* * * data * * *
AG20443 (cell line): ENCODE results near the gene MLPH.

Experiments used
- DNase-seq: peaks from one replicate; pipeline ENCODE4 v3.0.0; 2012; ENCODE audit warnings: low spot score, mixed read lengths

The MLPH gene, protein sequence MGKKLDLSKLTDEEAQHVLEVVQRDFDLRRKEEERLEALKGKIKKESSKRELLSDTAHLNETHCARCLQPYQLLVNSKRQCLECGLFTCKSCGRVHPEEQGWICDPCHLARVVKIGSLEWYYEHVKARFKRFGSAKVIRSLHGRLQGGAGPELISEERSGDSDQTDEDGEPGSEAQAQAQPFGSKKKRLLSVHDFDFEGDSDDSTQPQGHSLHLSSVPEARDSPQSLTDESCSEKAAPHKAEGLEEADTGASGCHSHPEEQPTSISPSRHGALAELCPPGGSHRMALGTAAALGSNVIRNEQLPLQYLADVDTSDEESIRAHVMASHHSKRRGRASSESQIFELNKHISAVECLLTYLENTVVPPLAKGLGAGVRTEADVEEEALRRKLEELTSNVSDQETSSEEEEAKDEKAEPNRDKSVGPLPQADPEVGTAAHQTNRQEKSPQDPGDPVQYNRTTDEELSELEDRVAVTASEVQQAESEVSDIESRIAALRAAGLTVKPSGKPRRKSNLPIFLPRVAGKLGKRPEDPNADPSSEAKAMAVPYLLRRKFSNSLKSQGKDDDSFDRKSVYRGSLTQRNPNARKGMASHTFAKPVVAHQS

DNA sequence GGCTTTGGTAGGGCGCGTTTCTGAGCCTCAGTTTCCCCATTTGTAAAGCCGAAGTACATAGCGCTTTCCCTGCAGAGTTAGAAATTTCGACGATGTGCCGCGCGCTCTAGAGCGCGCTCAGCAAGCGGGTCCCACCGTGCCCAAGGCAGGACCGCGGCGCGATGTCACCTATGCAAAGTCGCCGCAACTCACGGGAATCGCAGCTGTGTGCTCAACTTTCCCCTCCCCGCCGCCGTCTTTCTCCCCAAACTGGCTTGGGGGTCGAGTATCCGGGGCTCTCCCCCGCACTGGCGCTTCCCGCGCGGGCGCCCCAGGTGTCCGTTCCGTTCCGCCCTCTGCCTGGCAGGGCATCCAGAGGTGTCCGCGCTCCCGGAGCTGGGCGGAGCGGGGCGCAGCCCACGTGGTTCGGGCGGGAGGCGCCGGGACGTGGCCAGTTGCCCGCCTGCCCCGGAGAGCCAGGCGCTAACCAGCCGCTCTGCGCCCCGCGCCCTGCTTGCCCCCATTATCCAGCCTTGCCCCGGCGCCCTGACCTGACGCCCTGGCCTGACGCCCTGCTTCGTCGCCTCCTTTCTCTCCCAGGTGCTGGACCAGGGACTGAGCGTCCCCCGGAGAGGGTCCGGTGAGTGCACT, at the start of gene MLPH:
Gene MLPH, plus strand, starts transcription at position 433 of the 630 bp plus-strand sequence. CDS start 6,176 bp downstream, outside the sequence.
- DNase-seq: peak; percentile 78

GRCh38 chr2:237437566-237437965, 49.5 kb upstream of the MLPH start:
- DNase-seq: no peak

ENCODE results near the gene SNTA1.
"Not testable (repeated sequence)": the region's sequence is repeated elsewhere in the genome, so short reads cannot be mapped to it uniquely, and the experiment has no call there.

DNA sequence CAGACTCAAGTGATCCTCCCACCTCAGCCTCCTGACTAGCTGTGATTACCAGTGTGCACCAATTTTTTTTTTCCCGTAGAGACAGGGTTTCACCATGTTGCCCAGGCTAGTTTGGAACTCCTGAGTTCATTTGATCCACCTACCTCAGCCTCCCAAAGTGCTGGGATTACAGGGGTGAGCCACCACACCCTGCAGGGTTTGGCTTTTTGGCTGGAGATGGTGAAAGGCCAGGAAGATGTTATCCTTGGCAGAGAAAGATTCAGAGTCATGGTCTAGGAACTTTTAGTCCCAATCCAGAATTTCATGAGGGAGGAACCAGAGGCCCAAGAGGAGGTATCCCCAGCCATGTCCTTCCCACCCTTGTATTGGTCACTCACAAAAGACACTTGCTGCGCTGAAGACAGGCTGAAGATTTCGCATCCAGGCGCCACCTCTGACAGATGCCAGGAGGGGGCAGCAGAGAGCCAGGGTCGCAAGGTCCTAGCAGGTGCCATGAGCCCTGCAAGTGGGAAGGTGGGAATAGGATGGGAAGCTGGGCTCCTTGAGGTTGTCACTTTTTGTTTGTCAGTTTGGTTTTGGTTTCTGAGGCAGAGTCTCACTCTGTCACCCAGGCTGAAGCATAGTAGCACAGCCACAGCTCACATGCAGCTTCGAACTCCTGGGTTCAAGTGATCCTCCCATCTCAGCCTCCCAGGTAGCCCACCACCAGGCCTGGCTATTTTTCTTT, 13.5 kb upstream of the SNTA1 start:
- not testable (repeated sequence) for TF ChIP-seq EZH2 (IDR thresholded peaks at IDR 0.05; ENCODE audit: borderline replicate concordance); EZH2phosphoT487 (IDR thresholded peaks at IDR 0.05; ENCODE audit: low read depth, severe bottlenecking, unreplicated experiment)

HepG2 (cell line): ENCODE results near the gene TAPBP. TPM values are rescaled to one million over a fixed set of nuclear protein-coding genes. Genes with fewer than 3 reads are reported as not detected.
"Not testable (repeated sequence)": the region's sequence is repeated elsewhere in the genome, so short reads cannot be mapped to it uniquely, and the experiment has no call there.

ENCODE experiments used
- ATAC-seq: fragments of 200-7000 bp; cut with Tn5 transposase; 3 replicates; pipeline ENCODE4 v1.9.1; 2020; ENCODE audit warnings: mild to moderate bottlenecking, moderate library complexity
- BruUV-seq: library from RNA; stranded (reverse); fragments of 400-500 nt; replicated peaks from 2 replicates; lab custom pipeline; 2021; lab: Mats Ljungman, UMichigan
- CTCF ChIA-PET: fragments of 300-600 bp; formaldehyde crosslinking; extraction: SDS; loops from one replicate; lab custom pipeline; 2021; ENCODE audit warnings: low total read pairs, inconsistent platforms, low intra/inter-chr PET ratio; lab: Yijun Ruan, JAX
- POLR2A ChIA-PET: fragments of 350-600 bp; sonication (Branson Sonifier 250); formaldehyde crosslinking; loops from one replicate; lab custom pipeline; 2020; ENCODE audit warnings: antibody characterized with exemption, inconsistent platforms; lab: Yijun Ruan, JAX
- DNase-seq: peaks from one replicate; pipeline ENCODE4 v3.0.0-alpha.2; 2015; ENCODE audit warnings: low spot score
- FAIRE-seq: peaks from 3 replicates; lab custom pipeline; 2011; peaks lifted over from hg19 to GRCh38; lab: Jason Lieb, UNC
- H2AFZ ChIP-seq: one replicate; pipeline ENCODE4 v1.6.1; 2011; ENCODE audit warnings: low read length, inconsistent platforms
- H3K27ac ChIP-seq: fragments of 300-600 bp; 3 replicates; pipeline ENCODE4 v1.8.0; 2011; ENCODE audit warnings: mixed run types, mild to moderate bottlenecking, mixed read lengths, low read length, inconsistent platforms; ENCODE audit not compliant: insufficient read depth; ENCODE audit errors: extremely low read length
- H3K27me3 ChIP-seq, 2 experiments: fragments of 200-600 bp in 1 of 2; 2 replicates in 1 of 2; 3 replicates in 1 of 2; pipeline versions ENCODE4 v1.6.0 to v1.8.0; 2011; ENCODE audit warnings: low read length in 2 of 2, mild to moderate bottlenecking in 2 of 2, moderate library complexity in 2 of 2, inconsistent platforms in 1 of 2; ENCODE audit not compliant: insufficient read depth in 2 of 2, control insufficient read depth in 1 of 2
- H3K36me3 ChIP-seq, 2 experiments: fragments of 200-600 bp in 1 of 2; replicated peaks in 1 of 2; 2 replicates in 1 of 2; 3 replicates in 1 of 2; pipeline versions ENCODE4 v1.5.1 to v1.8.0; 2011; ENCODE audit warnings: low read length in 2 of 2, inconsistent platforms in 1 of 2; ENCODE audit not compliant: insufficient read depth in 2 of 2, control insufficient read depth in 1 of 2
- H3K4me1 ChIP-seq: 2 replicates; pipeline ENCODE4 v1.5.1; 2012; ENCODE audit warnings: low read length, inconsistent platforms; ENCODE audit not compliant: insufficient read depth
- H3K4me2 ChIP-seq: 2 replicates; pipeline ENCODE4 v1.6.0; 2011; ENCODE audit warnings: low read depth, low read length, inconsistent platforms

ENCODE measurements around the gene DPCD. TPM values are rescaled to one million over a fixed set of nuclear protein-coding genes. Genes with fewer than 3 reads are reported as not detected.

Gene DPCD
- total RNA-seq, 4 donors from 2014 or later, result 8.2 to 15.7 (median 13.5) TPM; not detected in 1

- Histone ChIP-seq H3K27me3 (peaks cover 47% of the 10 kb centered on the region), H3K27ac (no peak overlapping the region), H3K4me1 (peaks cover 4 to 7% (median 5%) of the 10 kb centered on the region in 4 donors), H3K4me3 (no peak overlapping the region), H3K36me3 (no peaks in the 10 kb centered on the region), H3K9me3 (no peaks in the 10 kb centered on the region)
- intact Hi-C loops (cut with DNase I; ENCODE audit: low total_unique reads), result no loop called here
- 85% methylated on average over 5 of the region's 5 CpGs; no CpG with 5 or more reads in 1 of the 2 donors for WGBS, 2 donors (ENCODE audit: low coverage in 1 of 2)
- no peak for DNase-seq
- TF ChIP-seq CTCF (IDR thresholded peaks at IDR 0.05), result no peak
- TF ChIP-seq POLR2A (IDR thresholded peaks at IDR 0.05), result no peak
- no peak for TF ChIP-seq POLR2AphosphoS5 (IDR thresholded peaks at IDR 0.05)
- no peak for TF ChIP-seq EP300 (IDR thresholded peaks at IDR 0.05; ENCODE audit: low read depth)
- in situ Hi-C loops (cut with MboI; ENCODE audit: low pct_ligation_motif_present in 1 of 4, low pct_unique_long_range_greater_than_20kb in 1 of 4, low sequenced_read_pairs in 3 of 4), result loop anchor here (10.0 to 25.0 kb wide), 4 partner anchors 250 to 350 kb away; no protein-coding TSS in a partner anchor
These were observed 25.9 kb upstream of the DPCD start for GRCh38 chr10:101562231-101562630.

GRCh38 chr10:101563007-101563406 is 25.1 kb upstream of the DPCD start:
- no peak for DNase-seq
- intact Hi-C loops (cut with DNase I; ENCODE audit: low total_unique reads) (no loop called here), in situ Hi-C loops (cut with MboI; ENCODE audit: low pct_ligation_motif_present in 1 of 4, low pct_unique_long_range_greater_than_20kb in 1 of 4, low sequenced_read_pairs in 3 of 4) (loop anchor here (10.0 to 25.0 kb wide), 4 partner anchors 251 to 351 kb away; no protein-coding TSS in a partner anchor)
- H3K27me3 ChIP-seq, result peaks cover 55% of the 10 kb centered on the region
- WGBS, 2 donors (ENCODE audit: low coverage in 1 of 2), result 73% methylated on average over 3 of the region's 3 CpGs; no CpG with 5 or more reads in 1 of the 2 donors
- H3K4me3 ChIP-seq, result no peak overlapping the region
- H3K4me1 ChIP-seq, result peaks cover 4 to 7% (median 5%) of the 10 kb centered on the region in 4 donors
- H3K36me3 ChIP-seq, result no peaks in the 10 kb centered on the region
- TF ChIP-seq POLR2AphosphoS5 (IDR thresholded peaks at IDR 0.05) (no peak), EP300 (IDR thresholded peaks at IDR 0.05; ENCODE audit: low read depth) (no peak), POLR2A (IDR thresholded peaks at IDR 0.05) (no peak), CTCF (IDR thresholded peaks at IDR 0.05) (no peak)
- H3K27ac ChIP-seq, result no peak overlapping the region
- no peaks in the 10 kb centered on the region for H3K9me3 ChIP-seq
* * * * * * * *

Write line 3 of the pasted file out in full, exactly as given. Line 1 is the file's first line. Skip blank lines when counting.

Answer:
- DNase-seq: peaks from one replicate; pipeline ENCODE4 v3.0.0; 2012; ENCODE audit warnings: low spot score, mixed read lengths